“I am not accusing you as someone who would ever traffic in hate,” Gaetz said. “But, it seems that you have empowered people who do. And I’m particularly talking about the Southern Poverty Law Center.”

The Southern Poverty Law Center (SPLC) is a legal non-profit founded in 1971 that describes itself as “dedicated to fighting hate and bigotry and to seeking justice for the most vulnerable members of our society.” The SPLC has faced backlash in recent years for perceived overeagerness in designating individuals and organizations as “extremist.”

Gaetz continued, “The Southern Poverty Law Center, who you allow to dictate who can receive donations on your Amazon Smile platform, has said the Catholic Family News, Catholic Family Ministries, Federation for American Immigration Reform, the American Family Association, the Family Research Council, the Jewish Defense League, and even Dr. Ben Carson are extremists, and should be treated differently.”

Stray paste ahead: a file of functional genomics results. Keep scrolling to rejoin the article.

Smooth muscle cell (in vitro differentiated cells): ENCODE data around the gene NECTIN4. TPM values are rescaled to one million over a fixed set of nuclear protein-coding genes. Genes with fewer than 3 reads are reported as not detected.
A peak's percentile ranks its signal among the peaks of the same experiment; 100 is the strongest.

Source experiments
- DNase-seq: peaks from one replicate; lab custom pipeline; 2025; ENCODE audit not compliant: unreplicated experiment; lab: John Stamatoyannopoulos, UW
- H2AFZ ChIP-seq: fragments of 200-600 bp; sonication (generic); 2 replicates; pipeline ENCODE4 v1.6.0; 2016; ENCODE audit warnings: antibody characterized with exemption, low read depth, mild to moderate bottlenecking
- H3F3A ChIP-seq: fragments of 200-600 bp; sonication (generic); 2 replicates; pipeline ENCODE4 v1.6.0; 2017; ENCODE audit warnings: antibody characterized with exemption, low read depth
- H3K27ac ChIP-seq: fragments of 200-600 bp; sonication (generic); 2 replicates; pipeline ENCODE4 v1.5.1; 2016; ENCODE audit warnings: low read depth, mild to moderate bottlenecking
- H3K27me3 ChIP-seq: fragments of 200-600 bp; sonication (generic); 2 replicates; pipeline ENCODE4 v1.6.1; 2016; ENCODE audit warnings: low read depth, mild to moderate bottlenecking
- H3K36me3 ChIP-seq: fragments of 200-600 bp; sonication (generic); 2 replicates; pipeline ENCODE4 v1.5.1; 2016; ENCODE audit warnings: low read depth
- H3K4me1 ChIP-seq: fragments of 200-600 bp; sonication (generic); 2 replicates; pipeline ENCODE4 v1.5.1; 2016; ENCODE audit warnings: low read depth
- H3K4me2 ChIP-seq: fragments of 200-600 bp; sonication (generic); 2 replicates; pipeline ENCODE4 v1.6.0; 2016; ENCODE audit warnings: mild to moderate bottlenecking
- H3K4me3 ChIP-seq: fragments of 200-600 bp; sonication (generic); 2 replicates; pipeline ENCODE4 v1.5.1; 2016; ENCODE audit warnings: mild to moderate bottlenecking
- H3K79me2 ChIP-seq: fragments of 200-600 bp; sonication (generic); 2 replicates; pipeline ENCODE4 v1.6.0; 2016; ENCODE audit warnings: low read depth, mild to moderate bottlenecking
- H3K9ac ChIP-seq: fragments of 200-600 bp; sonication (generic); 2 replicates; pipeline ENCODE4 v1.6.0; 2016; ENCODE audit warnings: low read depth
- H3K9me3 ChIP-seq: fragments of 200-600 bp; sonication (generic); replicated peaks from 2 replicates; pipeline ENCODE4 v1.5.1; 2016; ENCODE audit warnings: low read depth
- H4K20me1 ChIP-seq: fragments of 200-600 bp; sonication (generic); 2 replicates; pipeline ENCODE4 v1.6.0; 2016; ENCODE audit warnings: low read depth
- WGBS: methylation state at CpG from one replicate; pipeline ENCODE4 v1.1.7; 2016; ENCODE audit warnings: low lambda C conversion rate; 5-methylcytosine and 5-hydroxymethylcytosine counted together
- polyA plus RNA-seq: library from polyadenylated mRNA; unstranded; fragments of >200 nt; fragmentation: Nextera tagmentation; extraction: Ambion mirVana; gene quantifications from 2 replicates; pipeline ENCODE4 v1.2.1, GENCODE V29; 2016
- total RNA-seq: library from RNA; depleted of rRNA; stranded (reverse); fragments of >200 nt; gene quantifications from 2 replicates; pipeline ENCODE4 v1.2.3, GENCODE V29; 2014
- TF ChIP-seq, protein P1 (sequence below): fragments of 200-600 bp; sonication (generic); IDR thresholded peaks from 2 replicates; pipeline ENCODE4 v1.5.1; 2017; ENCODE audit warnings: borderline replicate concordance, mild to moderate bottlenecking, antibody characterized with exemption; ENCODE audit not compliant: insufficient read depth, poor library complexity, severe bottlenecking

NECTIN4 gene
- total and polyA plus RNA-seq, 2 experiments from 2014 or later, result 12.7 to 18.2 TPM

Why go into all this?

Because this business model has changed journalism’s priorities in the internet age. Algorithms and trending topics have replaced news judgement (you can read more on that in a previous post from last month). The New York Times has hailed on its front page “All the news that’s fit to print.” It should now read this: “All the news that fit to tweet.” The resignation of columnist Bari Weiss last month laid out those facts in a way very few journalists have ever done over the last few years.

What’s lost in all this is the curiosity that characterized the motivations of a journalist. One has to look no further than the increasingly worrying trend of Catholic churches and statues being desecrated across Europe and now the United States.

July was not a good month for this — and the national media largely ignored the desecrations. Certainly editors, writers and those who stare at Internet traffic all day probably thought it wouldn’t be of interest to their readers. The only exception was The Wall Street Journal with a story on July 22, some three weeks after the first incidents.

The attacks continue. The most recent coming this past weekend when vandals beheaded a statue of St. Jude outside a historic Denver church.

The New York Times and NBC News, legacy media outlets with millions of readers, have warned us over the last month of right-wing political movements growing in power in Germany and across Europe. These same outlets can’t be bothered to report on church desecrations and the beheading of Jesus statues committed largely by forces on the far political left.